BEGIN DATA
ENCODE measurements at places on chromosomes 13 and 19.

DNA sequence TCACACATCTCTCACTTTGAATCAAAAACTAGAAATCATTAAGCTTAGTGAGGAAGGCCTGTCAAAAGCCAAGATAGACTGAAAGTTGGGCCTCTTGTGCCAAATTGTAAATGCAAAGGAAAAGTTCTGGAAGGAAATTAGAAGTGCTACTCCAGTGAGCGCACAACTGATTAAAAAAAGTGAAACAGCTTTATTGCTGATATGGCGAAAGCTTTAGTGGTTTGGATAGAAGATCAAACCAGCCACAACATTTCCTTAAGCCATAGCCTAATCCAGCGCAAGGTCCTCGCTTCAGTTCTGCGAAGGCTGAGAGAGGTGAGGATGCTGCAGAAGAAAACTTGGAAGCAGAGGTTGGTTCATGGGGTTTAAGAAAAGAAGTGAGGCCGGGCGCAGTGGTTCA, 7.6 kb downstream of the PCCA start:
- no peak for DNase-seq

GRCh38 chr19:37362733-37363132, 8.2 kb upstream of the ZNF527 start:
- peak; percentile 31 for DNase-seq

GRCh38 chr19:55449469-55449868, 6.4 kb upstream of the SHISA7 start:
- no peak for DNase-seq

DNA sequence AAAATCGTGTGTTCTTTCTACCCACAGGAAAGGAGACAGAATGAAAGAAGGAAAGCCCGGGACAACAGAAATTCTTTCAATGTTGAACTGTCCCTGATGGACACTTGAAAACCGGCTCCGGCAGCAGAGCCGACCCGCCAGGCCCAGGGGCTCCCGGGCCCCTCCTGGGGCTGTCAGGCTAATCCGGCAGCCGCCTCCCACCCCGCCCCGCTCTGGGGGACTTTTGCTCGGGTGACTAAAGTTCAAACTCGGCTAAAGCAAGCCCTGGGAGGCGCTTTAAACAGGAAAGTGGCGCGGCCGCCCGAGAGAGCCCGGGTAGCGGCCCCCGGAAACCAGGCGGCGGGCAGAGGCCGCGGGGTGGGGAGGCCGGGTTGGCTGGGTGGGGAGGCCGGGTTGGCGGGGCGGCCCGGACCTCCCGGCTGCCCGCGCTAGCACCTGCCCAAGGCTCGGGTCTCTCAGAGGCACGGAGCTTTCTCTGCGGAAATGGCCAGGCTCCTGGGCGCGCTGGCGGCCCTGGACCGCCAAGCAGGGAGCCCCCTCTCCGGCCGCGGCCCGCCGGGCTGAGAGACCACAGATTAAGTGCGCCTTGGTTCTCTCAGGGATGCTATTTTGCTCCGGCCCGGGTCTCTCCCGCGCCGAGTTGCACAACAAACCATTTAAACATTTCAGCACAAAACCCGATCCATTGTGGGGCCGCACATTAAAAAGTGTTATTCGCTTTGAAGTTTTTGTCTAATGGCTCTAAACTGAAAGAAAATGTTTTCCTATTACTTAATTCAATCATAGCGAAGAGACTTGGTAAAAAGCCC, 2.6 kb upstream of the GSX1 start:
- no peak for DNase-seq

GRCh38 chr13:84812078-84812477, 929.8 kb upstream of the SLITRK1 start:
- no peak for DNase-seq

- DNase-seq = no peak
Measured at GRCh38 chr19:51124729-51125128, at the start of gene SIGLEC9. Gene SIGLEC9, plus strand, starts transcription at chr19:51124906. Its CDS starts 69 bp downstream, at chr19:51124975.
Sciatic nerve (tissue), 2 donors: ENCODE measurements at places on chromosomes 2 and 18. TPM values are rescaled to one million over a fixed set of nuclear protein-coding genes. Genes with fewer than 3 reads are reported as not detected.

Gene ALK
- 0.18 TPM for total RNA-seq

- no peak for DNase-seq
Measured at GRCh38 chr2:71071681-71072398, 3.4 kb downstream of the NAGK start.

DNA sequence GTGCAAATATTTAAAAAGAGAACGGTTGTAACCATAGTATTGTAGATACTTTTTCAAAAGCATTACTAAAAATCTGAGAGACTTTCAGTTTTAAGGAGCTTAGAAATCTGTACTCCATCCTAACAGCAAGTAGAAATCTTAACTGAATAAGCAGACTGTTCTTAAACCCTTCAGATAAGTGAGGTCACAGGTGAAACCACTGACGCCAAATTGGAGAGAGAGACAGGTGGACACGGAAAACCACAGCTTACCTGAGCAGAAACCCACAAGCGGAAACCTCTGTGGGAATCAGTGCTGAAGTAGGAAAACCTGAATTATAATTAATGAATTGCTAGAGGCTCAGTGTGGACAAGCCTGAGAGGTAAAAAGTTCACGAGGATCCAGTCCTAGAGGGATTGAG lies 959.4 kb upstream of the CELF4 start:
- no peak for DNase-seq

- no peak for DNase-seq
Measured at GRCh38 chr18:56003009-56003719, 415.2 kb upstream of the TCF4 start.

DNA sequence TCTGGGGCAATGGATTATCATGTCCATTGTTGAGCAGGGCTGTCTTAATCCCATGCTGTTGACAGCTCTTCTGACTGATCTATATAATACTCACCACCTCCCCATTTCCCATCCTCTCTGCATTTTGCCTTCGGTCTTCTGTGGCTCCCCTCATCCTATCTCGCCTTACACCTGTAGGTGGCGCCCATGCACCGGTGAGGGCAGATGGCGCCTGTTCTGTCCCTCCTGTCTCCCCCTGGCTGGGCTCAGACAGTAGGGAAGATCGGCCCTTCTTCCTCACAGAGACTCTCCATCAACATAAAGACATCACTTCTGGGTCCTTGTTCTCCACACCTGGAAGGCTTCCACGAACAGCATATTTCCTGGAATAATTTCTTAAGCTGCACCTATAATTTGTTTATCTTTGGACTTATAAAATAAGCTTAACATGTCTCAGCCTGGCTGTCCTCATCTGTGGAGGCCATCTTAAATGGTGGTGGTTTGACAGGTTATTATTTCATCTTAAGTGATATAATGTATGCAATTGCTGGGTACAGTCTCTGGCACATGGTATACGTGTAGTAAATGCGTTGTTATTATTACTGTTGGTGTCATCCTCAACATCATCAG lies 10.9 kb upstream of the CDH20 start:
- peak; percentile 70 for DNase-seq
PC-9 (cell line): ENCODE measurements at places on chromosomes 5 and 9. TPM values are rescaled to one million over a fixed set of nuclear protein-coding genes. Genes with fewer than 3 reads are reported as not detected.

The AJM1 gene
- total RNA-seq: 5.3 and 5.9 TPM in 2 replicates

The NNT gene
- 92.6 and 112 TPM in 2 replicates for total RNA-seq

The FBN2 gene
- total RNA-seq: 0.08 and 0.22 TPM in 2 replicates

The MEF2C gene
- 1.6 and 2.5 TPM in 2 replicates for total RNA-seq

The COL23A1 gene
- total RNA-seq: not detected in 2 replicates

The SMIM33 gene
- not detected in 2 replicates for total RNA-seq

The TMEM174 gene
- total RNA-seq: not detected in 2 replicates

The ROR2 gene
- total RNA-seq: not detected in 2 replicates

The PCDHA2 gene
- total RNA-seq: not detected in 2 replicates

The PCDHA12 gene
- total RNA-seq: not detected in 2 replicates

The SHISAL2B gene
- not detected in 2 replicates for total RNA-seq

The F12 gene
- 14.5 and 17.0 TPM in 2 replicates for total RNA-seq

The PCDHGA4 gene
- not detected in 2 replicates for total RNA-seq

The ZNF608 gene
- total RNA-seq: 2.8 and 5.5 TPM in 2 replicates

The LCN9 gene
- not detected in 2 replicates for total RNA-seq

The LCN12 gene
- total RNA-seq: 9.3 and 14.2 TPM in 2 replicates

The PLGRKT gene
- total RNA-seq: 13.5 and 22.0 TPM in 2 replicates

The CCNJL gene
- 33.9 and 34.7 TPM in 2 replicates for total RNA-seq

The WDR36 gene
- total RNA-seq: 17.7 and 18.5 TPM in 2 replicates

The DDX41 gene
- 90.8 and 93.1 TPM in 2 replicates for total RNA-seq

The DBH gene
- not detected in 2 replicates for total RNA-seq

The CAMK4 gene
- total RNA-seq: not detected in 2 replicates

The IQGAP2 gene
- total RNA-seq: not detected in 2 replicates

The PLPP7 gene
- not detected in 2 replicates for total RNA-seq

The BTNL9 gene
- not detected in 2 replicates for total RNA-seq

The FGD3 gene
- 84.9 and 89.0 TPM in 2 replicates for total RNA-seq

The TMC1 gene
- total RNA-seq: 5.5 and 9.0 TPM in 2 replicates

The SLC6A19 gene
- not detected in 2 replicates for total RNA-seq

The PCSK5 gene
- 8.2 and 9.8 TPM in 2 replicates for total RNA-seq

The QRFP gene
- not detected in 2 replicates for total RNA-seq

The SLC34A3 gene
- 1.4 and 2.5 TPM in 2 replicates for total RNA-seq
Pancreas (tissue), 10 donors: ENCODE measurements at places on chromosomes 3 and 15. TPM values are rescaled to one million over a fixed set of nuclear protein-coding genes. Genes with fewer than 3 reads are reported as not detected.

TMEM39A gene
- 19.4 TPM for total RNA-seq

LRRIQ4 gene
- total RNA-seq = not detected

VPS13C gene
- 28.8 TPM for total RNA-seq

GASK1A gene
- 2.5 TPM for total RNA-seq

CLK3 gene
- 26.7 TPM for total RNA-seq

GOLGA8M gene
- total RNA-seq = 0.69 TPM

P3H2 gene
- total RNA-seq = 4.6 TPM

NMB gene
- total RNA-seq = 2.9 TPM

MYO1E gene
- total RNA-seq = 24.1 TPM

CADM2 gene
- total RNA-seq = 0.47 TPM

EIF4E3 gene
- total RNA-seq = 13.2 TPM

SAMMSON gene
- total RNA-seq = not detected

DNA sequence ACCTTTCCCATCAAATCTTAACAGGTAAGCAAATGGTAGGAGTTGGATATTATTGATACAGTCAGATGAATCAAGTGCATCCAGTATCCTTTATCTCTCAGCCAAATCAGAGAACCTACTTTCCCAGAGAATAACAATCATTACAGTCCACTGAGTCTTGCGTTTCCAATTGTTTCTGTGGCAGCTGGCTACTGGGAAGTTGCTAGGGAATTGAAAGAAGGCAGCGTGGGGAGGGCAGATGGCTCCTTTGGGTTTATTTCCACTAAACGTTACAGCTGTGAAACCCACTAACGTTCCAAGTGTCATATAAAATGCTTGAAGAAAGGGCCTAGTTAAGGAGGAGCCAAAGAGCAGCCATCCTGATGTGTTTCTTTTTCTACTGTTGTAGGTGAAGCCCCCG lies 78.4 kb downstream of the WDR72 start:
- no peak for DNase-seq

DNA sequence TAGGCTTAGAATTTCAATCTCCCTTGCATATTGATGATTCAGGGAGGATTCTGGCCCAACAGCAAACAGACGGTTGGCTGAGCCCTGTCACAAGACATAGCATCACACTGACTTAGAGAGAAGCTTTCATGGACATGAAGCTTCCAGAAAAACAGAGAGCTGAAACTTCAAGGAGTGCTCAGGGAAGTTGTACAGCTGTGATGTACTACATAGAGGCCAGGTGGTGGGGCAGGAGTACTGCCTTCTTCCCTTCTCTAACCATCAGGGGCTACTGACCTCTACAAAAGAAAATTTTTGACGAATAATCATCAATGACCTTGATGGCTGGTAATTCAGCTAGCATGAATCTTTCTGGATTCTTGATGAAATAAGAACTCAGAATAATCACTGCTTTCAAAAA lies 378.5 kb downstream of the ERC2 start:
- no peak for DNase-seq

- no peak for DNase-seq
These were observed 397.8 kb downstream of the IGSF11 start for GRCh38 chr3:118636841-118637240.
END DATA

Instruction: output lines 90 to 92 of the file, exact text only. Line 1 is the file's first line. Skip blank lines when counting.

- 19.4 TPM for total RNA-seq

LRRIQ4 gene
- total RNA-seq = not detected